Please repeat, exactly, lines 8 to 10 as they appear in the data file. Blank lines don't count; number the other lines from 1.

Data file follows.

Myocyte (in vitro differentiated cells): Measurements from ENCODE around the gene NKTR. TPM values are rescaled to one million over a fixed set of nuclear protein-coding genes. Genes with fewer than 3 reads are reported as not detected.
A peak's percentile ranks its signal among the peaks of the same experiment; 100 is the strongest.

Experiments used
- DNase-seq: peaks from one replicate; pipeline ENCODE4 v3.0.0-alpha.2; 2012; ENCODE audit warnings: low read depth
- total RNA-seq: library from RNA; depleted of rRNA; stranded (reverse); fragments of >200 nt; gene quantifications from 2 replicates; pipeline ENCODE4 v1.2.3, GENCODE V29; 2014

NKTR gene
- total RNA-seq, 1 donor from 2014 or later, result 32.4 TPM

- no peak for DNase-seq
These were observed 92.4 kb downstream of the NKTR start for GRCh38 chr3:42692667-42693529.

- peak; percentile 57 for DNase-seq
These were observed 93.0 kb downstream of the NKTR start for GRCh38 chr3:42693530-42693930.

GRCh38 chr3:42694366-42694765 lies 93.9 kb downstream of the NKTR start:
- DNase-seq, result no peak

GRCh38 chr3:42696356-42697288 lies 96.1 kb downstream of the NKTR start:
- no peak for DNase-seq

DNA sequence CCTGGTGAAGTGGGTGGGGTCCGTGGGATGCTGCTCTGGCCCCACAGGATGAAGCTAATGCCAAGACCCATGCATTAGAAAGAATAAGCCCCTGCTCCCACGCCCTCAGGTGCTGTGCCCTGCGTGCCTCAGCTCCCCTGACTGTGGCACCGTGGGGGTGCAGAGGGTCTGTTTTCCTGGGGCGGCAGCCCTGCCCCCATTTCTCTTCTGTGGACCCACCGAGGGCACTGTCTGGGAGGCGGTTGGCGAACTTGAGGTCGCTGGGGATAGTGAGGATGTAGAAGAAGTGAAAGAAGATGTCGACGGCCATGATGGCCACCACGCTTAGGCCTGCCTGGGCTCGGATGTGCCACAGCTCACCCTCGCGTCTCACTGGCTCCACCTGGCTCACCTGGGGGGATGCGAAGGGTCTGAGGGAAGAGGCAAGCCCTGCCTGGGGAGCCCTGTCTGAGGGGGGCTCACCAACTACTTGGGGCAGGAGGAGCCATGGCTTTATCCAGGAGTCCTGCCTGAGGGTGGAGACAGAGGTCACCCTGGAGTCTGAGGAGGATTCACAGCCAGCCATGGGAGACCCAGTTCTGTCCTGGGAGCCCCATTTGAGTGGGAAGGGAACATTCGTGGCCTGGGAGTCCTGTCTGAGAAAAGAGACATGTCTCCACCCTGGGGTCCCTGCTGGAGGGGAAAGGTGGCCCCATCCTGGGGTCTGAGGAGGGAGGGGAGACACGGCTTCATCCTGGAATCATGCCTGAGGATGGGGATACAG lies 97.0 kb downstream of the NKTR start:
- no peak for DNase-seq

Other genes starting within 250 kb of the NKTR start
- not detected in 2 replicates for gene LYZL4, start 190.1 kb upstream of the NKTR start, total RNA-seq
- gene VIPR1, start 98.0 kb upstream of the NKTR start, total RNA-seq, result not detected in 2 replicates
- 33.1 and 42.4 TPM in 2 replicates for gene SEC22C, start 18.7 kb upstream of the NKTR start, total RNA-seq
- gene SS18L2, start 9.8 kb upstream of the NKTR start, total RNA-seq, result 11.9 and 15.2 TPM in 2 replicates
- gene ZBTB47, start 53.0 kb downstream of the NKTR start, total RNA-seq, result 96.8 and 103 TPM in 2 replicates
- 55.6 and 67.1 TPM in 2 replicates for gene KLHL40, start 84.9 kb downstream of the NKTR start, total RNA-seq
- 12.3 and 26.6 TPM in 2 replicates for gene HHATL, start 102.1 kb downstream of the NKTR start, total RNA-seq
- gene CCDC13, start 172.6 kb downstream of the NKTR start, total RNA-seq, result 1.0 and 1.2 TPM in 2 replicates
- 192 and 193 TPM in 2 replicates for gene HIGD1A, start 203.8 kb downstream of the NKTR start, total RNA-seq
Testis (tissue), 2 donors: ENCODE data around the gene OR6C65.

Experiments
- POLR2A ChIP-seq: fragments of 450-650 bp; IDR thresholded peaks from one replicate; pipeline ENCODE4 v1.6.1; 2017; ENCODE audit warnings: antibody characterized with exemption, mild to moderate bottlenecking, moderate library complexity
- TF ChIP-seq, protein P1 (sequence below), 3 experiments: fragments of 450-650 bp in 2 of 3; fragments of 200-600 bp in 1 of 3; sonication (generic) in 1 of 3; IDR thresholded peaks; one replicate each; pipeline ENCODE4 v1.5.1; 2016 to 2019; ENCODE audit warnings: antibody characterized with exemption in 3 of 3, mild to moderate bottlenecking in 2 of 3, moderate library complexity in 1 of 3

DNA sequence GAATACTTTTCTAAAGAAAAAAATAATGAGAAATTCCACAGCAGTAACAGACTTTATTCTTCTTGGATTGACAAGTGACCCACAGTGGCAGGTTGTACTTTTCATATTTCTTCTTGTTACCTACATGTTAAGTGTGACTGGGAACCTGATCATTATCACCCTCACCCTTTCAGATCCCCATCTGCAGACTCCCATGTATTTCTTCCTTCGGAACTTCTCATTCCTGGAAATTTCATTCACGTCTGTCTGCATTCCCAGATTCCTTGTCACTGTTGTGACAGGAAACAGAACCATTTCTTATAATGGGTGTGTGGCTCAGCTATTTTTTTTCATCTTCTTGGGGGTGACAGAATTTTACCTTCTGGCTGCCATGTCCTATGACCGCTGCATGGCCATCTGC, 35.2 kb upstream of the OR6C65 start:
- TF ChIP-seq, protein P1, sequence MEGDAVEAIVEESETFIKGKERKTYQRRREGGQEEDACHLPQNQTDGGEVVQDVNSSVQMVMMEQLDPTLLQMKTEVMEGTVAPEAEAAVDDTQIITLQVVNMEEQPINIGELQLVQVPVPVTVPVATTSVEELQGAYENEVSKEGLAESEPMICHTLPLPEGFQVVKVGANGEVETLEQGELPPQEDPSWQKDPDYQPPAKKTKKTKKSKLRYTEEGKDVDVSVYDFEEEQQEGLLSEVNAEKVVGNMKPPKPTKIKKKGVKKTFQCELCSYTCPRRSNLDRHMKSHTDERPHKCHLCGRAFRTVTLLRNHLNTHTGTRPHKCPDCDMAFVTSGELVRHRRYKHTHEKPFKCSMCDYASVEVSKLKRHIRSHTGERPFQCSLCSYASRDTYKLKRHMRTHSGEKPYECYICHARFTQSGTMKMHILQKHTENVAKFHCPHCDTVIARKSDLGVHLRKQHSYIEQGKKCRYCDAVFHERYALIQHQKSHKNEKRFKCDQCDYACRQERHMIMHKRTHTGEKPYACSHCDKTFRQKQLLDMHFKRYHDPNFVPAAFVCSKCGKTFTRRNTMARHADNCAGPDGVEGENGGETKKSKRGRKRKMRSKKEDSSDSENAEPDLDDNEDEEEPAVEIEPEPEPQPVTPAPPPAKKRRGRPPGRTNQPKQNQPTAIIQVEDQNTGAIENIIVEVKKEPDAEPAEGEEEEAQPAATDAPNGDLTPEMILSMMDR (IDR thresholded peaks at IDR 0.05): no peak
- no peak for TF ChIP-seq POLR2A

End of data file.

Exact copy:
- no peak for DNase-seq
These were observed 92.4 kb downstream of the NKTR start for GRCh38 chr3:42692667-42693529.

- peak; percentile 57 for DNase-seq